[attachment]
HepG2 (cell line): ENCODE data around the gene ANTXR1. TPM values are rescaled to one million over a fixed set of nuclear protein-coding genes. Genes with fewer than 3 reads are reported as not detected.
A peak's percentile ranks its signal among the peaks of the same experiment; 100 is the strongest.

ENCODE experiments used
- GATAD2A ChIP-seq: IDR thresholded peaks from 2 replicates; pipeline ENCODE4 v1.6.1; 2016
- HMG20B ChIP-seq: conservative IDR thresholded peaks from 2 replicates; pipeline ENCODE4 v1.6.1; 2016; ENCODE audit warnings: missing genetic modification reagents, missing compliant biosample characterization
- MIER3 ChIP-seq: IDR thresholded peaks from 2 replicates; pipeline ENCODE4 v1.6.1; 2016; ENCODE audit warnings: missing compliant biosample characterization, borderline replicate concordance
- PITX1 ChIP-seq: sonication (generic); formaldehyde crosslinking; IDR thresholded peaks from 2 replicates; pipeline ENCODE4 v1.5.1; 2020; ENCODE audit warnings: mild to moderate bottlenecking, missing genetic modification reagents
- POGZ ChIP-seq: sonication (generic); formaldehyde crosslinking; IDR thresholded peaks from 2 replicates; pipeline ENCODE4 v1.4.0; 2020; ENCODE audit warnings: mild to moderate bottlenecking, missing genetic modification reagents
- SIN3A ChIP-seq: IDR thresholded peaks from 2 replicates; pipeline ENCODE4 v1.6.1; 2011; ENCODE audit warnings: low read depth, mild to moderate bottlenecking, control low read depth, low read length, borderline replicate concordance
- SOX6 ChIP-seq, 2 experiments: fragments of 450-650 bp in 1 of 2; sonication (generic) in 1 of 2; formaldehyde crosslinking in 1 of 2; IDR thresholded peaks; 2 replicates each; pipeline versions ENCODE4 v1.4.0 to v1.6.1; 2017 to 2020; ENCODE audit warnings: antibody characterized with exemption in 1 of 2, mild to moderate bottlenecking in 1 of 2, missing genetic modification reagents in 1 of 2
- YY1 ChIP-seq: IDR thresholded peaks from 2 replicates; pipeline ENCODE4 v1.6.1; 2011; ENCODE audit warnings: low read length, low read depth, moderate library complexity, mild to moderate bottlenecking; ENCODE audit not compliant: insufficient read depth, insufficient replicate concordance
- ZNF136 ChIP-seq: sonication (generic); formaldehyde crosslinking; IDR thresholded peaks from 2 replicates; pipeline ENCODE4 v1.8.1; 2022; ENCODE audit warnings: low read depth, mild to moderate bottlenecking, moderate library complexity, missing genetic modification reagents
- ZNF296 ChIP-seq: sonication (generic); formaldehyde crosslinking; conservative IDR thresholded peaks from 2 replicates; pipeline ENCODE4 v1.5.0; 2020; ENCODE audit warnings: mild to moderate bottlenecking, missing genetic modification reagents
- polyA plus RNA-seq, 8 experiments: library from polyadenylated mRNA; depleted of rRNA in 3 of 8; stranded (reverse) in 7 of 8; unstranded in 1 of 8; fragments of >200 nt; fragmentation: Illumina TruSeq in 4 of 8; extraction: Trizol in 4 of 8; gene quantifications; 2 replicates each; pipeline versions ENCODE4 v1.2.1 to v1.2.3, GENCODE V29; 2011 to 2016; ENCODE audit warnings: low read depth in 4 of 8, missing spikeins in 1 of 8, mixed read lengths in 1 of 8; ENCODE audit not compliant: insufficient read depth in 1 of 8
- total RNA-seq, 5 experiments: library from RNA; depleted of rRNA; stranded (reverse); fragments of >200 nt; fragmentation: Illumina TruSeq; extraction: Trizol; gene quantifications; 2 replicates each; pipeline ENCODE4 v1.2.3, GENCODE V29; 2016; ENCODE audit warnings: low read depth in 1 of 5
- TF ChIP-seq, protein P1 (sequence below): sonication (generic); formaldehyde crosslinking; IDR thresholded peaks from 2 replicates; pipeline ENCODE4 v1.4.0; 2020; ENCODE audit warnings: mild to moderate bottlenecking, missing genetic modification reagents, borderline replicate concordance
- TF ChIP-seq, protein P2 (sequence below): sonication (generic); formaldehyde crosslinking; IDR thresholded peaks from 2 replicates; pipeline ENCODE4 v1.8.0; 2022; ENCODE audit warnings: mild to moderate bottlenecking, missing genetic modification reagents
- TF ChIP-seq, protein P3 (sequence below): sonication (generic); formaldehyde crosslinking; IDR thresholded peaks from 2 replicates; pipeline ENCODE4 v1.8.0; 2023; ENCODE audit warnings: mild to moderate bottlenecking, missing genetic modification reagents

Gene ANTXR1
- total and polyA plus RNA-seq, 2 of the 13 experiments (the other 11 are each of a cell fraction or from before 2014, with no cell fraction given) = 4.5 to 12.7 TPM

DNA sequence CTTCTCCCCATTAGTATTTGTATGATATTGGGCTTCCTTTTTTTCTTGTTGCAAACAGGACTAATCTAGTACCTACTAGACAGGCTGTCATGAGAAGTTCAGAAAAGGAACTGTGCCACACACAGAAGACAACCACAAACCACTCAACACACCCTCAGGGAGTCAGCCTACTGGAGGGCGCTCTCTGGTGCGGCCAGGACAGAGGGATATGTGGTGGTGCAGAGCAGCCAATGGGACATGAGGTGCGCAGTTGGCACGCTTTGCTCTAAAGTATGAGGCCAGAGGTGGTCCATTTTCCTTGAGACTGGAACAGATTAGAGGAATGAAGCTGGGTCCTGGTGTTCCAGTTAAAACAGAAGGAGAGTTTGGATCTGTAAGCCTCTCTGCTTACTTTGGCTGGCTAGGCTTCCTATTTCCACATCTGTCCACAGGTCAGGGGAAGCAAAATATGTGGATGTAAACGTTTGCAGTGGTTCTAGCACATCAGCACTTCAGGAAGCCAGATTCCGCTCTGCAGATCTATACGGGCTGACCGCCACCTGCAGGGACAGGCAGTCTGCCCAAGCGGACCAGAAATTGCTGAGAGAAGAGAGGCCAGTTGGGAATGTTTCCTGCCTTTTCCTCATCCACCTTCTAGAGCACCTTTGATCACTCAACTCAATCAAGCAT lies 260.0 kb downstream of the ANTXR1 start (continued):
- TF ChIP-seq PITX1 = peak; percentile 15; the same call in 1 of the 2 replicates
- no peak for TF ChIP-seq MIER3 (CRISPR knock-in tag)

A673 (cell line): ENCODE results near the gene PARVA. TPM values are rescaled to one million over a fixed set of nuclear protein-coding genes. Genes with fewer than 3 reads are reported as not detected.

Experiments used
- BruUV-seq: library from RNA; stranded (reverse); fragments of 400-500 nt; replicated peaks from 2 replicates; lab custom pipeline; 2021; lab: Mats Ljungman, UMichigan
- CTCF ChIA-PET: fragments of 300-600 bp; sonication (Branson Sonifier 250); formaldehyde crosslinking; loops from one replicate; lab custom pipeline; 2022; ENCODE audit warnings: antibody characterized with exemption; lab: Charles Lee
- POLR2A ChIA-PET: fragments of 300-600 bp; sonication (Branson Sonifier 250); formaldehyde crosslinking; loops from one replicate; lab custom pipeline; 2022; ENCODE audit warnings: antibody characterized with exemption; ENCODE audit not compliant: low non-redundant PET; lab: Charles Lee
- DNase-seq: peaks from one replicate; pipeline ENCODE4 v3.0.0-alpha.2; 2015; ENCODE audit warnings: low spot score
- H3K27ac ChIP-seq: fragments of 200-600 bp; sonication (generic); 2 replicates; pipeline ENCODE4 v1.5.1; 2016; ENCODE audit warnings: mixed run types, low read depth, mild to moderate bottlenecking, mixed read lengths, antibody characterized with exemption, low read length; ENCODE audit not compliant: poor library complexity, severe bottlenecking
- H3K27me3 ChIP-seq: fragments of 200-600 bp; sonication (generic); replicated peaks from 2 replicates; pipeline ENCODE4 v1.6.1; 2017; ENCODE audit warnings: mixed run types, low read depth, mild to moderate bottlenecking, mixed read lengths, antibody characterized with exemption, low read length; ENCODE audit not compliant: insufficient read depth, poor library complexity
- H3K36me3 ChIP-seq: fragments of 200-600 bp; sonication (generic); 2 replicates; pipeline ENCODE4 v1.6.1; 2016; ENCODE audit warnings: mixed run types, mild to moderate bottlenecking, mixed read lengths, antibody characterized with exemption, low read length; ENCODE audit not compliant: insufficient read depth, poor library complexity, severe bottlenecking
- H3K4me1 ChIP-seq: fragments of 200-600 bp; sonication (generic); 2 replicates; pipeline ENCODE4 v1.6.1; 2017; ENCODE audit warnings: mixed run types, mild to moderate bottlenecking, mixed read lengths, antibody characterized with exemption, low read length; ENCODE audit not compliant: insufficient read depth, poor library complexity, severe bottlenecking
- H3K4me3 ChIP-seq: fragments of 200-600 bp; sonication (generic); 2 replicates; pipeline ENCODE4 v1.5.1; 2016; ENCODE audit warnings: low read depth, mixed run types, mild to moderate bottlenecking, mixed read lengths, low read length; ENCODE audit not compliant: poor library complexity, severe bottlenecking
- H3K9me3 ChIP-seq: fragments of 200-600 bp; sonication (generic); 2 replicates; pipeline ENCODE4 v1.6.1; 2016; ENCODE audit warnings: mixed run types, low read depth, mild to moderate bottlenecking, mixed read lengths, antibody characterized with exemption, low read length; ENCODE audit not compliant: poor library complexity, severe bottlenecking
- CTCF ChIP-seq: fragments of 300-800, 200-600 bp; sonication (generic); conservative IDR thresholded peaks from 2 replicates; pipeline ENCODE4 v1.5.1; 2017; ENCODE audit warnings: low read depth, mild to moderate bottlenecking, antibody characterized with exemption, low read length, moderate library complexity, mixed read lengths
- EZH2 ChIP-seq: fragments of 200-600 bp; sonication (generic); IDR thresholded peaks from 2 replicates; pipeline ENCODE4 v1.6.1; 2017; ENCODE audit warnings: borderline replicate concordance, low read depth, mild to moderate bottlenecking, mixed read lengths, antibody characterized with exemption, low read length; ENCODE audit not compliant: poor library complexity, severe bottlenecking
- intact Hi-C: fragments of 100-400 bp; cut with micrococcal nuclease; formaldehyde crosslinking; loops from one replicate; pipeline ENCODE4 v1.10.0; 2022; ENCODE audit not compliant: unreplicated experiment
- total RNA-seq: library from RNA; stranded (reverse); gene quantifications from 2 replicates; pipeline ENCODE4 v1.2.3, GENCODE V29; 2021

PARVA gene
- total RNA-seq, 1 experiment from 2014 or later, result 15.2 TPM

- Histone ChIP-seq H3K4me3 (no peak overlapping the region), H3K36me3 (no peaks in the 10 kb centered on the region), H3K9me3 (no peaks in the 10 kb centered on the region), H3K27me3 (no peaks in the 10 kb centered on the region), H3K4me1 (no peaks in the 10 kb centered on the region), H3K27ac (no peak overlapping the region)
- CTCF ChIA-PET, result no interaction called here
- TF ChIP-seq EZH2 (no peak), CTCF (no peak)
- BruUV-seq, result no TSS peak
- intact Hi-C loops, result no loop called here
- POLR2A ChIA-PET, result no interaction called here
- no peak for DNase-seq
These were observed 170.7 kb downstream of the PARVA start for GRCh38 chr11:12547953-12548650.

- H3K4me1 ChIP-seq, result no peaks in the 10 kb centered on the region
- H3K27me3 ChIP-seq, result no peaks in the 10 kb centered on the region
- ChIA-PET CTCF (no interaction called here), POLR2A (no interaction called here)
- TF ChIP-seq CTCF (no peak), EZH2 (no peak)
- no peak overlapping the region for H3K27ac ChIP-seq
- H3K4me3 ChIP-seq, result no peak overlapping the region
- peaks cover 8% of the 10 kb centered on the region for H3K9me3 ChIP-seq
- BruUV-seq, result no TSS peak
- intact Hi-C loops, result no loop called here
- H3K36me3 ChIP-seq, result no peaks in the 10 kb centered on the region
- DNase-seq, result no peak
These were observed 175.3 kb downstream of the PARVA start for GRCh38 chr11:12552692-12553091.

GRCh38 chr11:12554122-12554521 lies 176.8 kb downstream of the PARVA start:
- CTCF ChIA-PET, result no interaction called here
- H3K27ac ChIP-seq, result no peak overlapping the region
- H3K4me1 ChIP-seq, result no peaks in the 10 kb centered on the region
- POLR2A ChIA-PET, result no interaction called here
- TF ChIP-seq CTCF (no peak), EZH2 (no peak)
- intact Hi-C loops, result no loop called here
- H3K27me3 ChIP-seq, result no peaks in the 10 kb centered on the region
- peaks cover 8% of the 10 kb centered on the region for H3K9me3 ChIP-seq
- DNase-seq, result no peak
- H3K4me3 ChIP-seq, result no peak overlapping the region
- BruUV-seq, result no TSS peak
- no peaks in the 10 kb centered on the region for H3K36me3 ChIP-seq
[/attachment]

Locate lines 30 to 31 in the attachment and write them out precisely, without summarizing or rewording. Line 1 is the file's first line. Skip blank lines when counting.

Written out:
- H3K27ac ChIP-seq: fragments of 200-600 bp; sonication (generic); 2 replicates; pipeline ENCODE4 v1.5.1; 2016; ENCODE audit warnings: mixed run types, low read depth, mild to moderate bottlenecking, mixed read lengths, antibody characterized with exemption, low read length; ENCODE audit not compliant: poor library complexity, severe bottlenecking
- H3K27me3 ChIP-seq: fragments of 200-600 bp; sonication (generic); replicated peaks from 2 replicates; pipeline ENCODE4 v1.6.1; 2017; ENCODE audit warnings: mixed run types, low read depth, mild to moderate bottlenecking, mixed read lengths, antibody characterized with exemption, low read length; ENCODE audit not compliant: insufficient read depth, poor library complexity